PRINT December 2013

FILM: Best of 2013

Erika Balsom

Film reel of Luther Price’s Clown, 1991, about to be screened at the Oberhausen Central Station, May 5, 2013. Photo: Kurzfilmtage/ Daniel Gasenzer.

1 LUTHER PRICE (International Short Film Festival Oberhausen, Germany) The highlight of this tightly focused survey of the work of Boston-based experimental filmmaker Luther Price was the midnight screening of Clown (1991) in a makeshift bar at Oberhausen’s central train station. Rumor had it the floor might collapse, but that didn’t stop people from crowding in.

2 A SPELL TO WARD OFF THE DARKNESS (Ben Rivers and Ben Russell) How should a person live? Where can one locate utopian and even transcendent experience in a world that consistently forecloses it? Rivers and Russell lead the viewer through three possibilities in this collaborative feature.

3 IMITATION OF LIFE (Mathias Poledna) Poledna’s three-minute 35-mm animation—the centerpiece of the Austrian pavilion at this year’s Venice Biennale—is whimsical only on its surface, asking questions about obsolescence, labor, history, and the fraught relationship between image and reality.

4 THE ESSAY FILM In new works such as John Akomfrah’s Stuart Hall Project and in historical programming like the BFI’s “Thought in Action: The Art of the Essay Film,” 2013 saw a wealth of engagements with this rather indefinable but vital form.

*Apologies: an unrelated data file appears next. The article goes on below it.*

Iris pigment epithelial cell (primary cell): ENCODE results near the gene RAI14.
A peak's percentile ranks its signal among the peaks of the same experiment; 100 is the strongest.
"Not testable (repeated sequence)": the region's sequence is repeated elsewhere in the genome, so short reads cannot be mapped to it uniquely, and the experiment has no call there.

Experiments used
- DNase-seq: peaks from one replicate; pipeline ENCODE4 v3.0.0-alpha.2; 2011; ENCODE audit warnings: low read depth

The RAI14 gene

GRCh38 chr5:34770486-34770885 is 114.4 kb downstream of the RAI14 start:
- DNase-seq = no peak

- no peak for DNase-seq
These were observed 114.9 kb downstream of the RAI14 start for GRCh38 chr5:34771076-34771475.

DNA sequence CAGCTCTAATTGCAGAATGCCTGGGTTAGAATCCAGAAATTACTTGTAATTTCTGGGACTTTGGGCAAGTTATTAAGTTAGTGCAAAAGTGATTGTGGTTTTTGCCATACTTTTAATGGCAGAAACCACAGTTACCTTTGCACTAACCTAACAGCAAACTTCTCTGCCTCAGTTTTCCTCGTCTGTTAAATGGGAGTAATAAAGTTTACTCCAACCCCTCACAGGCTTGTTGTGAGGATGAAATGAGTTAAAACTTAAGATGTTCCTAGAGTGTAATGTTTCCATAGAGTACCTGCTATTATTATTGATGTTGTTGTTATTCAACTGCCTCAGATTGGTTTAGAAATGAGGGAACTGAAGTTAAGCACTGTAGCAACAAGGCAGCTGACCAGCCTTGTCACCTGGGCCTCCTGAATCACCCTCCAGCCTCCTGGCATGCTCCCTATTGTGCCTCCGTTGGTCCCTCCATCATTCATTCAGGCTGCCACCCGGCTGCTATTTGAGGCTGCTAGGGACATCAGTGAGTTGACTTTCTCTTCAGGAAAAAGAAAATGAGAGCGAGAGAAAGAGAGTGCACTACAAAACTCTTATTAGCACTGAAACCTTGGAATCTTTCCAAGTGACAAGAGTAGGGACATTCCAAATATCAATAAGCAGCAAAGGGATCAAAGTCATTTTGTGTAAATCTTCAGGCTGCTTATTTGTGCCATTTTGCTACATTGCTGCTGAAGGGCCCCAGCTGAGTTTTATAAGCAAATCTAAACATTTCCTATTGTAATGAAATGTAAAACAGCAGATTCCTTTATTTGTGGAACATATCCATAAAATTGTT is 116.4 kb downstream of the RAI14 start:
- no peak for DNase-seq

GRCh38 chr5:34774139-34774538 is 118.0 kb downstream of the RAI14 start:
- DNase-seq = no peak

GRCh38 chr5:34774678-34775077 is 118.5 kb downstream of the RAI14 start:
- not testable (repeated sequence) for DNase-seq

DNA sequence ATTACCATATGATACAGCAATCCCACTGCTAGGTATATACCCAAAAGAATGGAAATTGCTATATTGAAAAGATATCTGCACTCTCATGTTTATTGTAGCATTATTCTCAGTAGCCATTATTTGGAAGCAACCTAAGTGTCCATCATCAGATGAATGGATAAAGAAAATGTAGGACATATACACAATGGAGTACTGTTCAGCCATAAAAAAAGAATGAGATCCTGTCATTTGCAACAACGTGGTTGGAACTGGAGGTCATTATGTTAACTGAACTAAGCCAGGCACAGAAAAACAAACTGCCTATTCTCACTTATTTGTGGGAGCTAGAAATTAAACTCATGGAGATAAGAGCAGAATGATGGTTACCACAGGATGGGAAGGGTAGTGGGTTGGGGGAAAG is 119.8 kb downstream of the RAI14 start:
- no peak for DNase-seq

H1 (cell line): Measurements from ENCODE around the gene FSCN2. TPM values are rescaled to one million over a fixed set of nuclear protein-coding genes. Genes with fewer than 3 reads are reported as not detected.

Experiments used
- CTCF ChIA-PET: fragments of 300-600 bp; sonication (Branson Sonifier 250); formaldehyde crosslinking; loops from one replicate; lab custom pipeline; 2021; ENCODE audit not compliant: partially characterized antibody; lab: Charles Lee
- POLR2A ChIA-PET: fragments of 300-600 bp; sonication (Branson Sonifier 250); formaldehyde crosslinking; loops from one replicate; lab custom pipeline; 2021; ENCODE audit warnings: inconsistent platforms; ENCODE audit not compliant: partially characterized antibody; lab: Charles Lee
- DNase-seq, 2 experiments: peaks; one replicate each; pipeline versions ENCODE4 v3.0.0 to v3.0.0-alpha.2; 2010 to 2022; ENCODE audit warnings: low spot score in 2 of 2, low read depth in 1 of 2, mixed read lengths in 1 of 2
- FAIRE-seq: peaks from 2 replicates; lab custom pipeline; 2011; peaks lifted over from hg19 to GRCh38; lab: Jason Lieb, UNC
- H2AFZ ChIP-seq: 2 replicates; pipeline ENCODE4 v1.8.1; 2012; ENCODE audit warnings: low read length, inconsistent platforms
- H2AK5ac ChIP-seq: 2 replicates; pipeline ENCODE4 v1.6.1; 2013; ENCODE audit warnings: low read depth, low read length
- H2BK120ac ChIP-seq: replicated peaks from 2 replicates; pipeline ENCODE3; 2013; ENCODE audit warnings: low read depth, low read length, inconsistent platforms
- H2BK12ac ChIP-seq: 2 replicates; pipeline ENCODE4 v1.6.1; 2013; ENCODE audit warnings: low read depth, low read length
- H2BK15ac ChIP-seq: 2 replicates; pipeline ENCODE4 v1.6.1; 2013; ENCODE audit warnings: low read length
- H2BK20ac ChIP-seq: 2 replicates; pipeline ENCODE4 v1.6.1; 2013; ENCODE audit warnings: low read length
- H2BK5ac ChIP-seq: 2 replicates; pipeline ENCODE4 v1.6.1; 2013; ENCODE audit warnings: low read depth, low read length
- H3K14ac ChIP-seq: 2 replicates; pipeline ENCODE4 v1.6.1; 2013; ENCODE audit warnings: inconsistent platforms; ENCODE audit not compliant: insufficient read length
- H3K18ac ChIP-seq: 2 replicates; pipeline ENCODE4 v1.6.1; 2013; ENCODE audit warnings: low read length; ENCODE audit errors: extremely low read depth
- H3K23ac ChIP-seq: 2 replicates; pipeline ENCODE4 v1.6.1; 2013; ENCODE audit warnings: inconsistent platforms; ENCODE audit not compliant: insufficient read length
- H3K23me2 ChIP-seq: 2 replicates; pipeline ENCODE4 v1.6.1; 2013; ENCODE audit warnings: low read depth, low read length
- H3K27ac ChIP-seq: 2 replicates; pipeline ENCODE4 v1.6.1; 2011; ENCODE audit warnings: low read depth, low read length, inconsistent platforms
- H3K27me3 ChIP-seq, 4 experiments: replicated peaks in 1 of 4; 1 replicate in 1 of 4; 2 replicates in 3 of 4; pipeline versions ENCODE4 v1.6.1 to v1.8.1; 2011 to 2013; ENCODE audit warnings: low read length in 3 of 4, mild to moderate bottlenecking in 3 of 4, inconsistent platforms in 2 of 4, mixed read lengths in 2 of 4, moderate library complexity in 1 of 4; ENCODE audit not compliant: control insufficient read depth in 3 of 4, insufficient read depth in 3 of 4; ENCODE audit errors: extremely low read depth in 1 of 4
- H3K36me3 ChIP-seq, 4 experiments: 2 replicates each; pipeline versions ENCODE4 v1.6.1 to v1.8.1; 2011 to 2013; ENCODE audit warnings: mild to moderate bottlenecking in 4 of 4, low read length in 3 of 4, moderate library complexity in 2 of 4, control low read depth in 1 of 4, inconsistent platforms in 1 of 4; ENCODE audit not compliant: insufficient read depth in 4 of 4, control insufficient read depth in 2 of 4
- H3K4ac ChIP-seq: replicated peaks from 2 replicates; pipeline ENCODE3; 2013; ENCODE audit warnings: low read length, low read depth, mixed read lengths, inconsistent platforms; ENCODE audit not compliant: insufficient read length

5 NARCISA HIRSCH AND MICHAEL SNOW IN CONVERSATION (TIFF Bell Lightbox, Toronto) In 1975, Hirsch shot Taller (Workshop), a loose remake of Snow’s 1970 35-mm slide piece A Casing Shelved, but, living in Buenos Aires, she had never seen the original. This special screening and onstage dialogue brought the two filmmakers together to respond to each other’s work for the first time.

Sam Ashby, They grew up on the outside of society. They weren’t looking for a fight. They were looking to belong., 2013, 12-minute sequence of twenty-six projected images, sound, viewing box.

6 PROVENANCE (Amie Siegel) Siegel traces—in reverse—the trajectory of the furniture Le Corbusier and Pierre Jeanneret designed in the 1950s for Chandigarh, charting the intersection of transnational modernism and the global market for cultural objects.

7 NORTE, THE END OF HISTORY (Lav Diaz) Eschewing many of the now-cliché moves of so-called slow cinema while still demonstrating a major investment in duration, Diaz’s Dostoyevskian tale is a potent and poetic indictment of contemporary Filipino society.

8 OUT 1: NOLI ME TANGERE (Jacques Rivette) No English-subtitled print of this thirteen-hour 1971 film exists (rare screenings have featured soft subtitles projected live), but thanks to German imprint Absolut Medien, Rivette’s epic is now available on DVD.

9 A TOUCH OF SIN (Jia Zhang-ke) This examination of violence and exploitation in contemporary China initiates a new phase in Jia’s oeuvre, as the filmmaker departs from docu-fiction and embraces taut storytelling and purposeful artifice.

10 SAM ASHBY, THEY GREW UP ON THE OUTSIDE OF SOCIETY. THEY WEREN’T LOOKING FOR A FIGHT. THEY WERE LOOKING TO BELONG. (White Building, London) In Ashby’s video installation, Old Hollywood depictions of street gangs are accompanied by looped audio of case studies describing the use of aversion therapy to “cure” homosexuality in the 1960s. Where those patients would have received shocks if aroused, here another relationship to the image becomes possible.

Erika Balsom is a lecturer in film studies and liberal arts at King’s College, London. Her book, Exhibiting Cinema in Contemporary Art, was published by Amsterdam University Press earlier this year.